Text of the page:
Fence removed, future of Fayetteville Market House remains in question :: WRAL.com

— Fencing surrounding the historic, but controversial, Fayetteville Market House finally came down this week. The words “Black Lives Matter” and “End Racism Now” remain.

Crews put up the fence to make repairs after protestors set fire to the market house on May 31, 2020, six days after Fayetteville native George Floyd was murdered in Minneapolis.

On March 28, 2022, the Fayetteville City Council voted to take down the fencing.

“The fencing will be removed to allow public access to the exterior areas of the Market House, including the open terrace area at street level,” a city-issued news release said.

Fayetteville Mayor Mitch Colvin said the city is still exploring what’s next for the building.

“The history of the Market House … It means different things to different people, but at the end of the day, it was part of the overall story of history,” Colvin said. “We just want to make sure that if it’s repurposed, then it is something that is educational and more so an asset to tell the true story about what really happened during those dark days.”

Some city council members have previously said they wanted to turn the Market House into a Black history museum, but the building doesn’t meet requirements listed in the Americans with Disabilities Act. The building does not have an elevator, and its only bathroom is located on the second floor.

Fayetteville City Council votes to repurpose historic Market House

There are plans to build an African American History Museum nearby on Person Street. Sir David Adjaye is going to design the museum. Adjaye and the late Durham architect Phil Freelon designed the Smithsonian’s National Museum of African American History and Culture in Washington, D.C.

Project manager Billy Cassell sees it as a great opportunity for this community to come together.

“What is the history that Fayetteville has had with its Black citizens, all the way from slavery through current day?” Cassell said. “And, to take the opportunity and to build a museum.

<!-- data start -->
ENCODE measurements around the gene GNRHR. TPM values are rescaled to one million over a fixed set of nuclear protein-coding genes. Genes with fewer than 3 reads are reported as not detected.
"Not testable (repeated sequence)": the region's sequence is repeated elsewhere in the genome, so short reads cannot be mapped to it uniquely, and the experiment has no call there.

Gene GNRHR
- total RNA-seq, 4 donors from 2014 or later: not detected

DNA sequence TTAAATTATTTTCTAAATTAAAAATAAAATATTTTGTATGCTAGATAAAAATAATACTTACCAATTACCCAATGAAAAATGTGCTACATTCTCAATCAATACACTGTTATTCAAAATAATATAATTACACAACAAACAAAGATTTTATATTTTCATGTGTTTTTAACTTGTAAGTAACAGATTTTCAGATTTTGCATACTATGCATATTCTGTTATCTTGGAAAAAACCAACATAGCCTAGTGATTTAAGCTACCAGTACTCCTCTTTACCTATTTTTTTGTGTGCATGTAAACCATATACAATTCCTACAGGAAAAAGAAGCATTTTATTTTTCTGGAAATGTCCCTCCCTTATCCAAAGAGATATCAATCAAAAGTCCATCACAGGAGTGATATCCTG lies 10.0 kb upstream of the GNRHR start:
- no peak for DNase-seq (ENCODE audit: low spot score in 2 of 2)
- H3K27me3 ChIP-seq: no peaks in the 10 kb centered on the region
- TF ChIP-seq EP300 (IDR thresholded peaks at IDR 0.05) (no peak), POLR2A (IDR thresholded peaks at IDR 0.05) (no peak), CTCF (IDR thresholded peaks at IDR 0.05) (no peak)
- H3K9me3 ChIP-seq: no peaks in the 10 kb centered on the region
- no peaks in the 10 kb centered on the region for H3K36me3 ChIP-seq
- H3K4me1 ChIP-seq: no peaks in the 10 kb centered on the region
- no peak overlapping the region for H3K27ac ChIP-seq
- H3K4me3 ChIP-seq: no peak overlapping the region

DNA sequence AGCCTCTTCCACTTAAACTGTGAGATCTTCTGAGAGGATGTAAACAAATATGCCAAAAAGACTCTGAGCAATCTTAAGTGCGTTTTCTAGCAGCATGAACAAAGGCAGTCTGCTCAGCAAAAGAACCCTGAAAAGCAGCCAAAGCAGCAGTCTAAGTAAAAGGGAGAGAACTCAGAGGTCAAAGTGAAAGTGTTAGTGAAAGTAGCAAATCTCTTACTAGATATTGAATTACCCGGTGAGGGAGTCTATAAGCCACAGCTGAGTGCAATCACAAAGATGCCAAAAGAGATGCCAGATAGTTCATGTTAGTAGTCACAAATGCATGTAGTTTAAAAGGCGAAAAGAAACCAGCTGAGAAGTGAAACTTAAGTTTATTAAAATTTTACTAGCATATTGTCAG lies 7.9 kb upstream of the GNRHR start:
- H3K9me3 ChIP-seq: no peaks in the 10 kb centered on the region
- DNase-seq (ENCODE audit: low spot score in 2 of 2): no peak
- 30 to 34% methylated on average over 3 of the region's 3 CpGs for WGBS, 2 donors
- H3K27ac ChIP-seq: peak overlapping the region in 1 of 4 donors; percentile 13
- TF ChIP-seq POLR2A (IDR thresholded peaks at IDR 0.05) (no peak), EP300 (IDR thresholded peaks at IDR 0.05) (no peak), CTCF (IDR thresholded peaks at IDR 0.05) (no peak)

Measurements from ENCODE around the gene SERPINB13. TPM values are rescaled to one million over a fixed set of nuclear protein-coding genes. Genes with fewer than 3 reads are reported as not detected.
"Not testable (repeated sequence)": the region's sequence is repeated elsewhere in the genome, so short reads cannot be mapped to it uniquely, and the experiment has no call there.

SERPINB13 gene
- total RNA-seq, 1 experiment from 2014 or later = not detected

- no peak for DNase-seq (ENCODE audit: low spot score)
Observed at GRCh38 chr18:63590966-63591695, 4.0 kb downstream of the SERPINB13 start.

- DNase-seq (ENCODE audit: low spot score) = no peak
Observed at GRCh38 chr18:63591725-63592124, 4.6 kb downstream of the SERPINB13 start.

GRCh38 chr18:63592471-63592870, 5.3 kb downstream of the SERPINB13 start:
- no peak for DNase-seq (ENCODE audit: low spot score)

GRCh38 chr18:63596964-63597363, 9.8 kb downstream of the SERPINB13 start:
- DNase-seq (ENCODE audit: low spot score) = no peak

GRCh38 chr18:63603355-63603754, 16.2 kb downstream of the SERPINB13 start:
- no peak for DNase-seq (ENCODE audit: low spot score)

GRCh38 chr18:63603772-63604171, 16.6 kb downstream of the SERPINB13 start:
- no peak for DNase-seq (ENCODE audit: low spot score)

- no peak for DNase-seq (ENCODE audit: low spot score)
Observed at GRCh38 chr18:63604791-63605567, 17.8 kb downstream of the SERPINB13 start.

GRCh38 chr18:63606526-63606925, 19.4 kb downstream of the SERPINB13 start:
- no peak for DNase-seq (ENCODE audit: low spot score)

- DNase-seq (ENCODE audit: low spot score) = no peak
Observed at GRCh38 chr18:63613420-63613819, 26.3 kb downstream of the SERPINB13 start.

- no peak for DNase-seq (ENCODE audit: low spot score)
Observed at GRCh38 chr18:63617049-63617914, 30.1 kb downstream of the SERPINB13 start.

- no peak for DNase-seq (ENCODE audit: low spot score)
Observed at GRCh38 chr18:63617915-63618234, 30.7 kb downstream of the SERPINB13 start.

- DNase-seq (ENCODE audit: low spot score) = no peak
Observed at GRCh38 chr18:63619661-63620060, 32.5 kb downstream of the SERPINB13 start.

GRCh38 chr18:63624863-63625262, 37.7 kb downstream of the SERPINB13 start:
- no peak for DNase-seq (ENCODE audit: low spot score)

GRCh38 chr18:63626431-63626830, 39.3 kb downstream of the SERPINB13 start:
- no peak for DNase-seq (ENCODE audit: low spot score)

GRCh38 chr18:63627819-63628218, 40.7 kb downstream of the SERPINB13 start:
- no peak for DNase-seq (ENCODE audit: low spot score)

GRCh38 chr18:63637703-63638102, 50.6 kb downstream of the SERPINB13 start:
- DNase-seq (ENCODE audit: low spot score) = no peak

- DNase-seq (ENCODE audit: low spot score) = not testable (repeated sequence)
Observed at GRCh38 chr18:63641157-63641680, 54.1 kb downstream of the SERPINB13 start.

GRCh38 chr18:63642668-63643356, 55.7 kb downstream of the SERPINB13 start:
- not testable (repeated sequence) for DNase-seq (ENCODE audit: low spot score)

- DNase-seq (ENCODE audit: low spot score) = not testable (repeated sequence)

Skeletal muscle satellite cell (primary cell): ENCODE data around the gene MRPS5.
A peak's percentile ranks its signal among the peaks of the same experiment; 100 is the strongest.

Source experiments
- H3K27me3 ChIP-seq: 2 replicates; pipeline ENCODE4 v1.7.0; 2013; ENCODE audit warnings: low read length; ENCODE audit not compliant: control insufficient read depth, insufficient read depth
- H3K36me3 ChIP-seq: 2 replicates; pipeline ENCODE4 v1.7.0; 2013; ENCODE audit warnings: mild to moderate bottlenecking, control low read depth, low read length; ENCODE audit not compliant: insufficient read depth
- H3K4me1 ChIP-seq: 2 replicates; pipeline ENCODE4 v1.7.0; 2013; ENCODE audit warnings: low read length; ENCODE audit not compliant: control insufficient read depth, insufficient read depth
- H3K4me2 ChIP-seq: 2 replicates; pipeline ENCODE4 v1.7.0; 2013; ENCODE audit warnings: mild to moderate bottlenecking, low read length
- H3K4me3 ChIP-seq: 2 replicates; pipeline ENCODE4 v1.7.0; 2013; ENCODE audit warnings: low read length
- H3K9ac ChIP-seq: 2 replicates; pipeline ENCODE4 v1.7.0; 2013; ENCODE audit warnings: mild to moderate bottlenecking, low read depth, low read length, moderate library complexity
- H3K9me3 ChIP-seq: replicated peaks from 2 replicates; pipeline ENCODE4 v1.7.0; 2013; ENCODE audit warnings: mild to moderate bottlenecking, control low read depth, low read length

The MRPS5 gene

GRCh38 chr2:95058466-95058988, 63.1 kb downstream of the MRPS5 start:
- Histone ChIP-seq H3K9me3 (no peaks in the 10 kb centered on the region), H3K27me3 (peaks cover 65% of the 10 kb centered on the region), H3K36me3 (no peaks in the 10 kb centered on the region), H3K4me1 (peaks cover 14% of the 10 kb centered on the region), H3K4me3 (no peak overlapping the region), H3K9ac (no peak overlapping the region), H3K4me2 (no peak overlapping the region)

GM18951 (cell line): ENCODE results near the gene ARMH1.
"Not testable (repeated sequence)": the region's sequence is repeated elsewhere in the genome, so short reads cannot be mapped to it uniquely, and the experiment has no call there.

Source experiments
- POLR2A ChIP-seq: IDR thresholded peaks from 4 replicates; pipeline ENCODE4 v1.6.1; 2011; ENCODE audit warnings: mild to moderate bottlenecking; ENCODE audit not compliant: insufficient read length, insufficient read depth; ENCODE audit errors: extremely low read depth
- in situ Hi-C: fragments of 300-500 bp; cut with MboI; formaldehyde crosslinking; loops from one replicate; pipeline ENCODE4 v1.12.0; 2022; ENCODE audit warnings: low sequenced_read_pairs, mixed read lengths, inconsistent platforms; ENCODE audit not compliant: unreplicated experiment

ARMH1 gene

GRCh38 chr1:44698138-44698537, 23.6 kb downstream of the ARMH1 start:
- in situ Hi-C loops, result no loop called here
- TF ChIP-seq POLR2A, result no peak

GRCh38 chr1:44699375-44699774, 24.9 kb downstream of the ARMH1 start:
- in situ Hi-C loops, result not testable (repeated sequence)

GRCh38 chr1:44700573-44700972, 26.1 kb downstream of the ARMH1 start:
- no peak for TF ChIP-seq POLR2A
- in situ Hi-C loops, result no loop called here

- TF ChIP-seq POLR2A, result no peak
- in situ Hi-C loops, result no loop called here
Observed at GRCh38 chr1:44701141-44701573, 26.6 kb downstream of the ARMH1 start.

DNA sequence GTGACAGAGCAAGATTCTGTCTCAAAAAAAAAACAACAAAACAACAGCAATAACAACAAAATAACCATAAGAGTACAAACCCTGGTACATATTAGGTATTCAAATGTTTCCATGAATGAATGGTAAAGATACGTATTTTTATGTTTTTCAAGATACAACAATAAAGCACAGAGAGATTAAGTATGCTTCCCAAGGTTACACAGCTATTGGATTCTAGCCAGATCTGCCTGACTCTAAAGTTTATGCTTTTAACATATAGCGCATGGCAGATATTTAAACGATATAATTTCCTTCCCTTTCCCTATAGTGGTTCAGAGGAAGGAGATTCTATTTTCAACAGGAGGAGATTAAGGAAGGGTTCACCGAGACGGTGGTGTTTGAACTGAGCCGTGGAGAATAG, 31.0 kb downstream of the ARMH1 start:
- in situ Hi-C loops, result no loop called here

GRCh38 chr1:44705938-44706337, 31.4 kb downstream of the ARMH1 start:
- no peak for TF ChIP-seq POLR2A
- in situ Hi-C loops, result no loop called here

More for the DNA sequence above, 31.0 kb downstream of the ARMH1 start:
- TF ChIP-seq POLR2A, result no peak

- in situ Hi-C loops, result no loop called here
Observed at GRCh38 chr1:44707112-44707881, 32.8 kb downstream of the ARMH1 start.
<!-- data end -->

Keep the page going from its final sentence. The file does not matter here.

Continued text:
“And also, to redefine the historic downtown through architectural and through design with the Market House at the center of it all.”

On Friday, Cassell told WRAL News that renderings do not yet exist of the proposed Black history museum.

“The architect has to know everything about this community,” Cassell said. “It will be a unique architectural design.”

Cassell said there are plans to engage the community on what specifically to build for the museum. He also spoke about how plans for the proposed museum should compliment the Market House.

“They’re both integral to the dialogue that needs to occur in Fayetteville,” Cassell said.

The Market House is a park facility managed by Fayetteville-Cumberland Parks and Recreation. It is open to the public from dawn to dusk.

Over the last year, representatives from the U.S. Department of Justice and the Fayetteville-Cumberland Human Relations Commission have collected feedback and developed community-oriented recommendations for the future of the property.

In April 2021, the Fayetteville City Council voted to repurpose the Market House, a 200-year-old home in the middle of the city where enslaved people were once bought and sold.

Possibilities include changing the structure altogether, creating an art display, creating a Black history display, producing a marketplace for Black vendors and developing an event space.

Fayetteville City Council votes to repurpose historic Market House

In November 2020, two Fayetteville men pleaded guilty to charges related to the May 2020 fire set at the Market House during the protests after Floyd’s death.

The Fayetteville Market House was built in 1838 on the site of the old state house and Town Hall, which burned down in 1831. Fayetteville served as the capital of North Carolina from 1789-1794.